The ConversationJane Williamson is Associate Professor in Marine Ecology

This article was originally published on The Conversation. (Reblogged by permission). Read the original article.

 

Leave a comment

Filed under Reblogs

The war on feral cats will need many different weapons

The Conversation

Katherine Moseby and John Read

At the Threatened Species Summit last week in Melbourne, Environment Minister Greg Hunt and Threatened Species Commissioner Gregory Andrews declared war on feral cats.

Cats are thought to be a significant contributor to the decline of many threatened species.

Targets in the released threatened species strategy include culling two million cats by 2020, creating new safe havens for threatened species (cat-free islands and sanctuaries), restoring habitat and emergency intervention for our most critically endangered species.

Excluding cats using fencing is an increasingly important tool used to protect threatened species. New exclusion fencing projects received significant funding under the latest strategy.

One of us (Katherine) was lucky enough to be asked to give a presentation at the summit on alternative methods of controlling feral cats. The following article summarises this presentation and highlights the importance of investing in a broad range of cat control methods.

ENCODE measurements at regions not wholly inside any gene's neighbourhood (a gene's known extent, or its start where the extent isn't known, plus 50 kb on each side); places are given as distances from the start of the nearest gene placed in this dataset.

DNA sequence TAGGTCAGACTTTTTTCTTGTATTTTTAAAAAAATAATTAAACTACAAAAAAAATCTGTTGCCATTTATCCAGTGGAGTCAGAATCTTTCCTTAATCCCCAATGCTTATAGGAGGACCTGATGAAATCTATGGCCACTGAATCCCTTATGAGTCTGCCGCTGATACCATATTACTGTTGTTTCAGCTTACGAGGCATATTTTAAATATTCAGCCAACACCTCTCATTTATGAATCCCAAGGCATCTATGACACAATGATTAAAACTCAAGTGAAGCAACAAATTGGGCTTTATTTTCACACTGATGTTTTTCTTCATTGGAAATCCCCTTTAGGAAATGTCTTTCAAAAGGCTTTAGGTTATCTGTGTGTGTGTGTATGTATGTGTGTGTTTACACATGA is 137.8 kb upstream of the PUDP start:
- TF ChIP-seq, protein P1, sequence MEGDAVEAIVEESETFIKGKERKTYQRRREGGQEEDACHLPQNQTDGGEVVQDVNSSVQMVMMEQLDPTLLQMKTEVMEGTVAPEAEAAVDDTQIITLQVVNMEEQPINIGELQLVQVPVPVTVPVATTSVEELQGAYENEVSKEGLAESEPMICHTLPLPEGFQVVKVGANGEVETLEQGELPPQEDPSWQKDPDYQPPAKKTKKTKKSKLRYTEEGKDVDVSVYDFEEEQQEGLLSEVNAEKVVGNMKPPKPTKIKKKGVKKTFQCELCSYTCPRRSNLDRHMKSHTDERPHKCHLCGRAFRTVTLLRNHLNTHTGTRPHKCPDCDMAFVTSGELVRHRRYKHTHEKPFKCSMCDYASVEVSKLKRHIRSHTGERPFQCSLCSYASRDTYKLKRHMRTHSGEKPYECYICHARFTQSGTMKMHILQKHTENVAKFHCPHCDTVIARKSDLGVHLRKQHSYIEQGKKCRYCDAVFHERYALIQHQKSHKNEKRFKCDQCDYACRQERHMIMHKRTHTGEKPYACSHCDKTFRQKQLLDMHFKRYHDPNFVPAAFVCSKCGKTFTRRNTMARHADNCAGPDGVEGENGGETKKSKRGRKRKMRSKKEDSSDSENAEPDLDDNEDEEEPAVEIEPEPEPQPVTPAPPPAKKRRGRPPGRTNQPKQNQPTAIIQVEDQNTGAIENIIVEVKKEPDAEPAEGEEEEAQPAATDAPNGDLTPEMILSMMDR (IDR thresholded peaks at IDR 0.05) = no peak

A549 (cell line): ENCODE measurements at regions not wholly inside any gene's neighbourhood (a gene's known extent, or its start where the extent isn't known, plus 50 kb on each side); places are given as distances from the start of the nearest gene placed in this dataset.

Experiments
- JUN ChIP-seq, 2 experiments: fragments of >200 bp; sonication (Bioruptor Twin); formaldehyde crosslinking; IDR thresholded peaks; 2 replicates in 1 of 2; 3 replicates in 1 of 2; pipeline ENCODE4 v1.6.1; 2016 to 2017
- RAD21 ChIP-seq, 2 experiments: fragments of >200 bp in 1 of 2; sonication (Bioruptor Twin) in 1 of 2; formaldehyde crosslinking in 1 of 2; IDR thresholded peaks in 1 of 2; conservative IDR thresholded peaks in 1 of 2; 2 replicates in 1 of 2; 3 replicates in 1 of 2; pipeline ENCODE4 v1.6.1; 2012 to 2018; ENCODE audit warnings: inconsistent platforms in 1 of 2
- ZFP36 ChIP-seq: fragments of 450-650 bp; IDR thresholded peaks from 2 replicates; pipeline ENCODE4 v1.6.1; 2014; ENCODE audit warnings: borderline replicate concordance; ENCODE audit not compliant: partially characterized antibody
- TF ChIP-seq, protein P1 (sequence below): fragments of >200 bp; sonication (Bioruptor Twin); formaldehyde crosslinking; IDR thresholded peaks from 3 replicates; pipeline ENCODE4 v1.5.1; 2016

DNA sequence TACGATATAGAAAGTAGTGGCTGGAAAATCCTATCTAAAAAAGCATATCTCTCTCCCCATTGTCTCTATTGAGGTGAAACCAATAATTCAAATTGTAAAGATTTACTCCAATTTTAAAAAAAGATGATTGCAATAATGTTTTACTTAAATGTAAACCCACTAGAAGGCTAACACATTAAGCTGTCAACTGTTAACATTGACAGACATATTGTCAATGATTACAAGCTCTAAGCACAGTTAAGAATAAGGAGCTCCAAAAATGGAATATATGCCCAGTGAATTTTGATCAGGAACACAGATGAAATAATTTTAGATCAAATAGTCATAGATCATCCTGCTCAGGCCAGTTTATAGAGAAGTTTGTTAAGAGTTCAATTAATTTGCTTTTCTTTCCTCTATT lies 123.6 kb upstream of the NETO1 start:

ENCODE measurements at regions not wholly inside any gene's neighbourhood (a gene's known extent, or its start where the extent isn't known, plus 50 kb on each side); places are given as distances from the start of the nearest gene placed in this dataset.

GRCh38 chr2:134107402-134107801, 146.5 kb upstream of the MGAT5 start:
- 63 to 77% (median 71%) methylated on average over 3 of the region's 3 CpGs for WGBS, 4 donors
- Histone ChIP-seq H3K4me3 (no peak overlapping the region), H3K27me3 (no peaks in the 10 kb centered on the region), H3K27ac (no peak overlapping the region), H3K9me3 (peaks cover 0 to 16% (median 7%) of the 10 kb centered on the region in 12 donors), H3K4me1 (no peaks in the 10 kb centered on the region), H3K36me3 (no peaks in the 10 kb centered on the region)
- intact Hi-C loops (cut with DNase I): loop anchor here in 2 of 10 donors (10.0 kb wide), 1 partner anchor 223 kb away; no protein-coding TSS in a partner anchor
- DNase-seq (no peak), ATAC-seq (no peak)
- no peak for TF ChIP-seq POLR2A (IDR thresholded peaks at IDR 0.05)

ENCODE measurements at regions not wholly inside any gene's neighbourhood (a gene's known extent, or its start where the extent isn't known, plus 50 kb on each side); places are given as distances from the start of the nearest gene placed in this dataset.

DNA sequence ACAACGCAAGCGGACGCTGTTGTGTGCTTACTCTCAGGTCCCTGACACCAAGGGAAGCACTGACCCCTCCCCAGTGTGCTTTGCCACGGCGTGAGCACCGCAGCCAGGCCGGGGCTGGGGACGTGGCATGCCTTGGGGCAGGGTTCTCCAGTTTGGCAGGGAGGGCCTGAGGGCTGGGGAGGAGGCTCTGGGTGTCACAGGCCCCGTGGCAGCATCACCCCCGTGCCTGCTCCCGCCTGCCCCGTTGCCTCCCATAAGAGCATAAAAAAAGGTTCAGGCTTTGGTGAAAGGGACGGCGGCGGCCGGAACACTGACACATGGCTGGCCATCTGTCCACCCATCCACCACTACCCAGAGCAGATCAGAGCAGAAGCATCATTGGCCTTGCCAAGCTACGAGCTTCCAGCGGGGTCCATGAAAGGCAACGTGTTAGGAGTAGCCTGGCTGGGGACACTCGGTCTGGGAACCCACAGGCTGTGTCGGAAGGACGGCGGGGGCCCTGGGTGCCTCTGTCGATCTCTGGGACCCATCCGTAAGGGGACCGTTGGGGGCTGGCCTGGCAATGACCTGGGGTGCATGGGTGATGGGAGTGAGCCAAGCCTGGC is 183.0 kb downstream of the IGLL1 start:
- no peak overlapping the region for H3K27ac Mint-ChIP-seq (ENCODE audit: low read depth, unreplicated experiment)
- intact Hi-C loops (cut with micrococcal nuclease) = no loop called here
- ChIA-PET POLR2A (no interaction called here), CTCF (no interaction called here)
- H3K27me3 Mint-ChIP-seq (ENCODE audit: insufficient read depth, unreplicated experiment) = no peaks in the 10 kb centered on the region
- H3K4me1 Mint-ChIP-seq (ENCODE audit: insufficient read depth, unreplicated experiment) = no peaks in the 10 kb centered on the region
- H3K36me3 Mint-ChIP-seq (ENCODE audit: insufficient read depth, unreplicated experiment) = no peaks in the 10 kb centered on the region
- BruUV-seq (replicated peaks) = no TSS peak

Cats are highly adaptable and highly variable, hence we must continue to search for their Achilles Heel and invest in a wide range of control methods.

Poison baiting

Widespread poison baiting for cats has come a long way in the last few decades with baits such as Eradicat, Curiosity and a new hybrid Eradicat bait being produced.

These baits were developed after years of research conducted initially by the WA Department of Parks and Wildlife and are a soft meat sausage injected with 1080 poison or containing an encapsulated PAPP (Para-aminopropiophenone) pill. These baits have had most success in island eradications and areas where alternative prey are scarce.

In order to kill a cat using poison baits, cats must first find and then ingest the bait.

Unfortunately, cats hunt mainly using sight and sound so finding an inert sausage is a challenge for a cat.

Large numbers of baits must be laid, the usual density is 50 per square km, 10 times higher than the recommended fox baiting density of 5 per square km.

Despite this, many cats fail to find a poison bait before they break down and are no longer toxic. Even when cats do find baits, up to 80% of encounters do not lead to bait ingestion, with cats often ignoring, sniffing or avoiding baits when detected. This is because cats prefer to catch their own prey and will only ingest a bait when hungry.

Non-target uptake can also be high – species such as crows, goannas and quolls can take more than half of laid baits in some instances.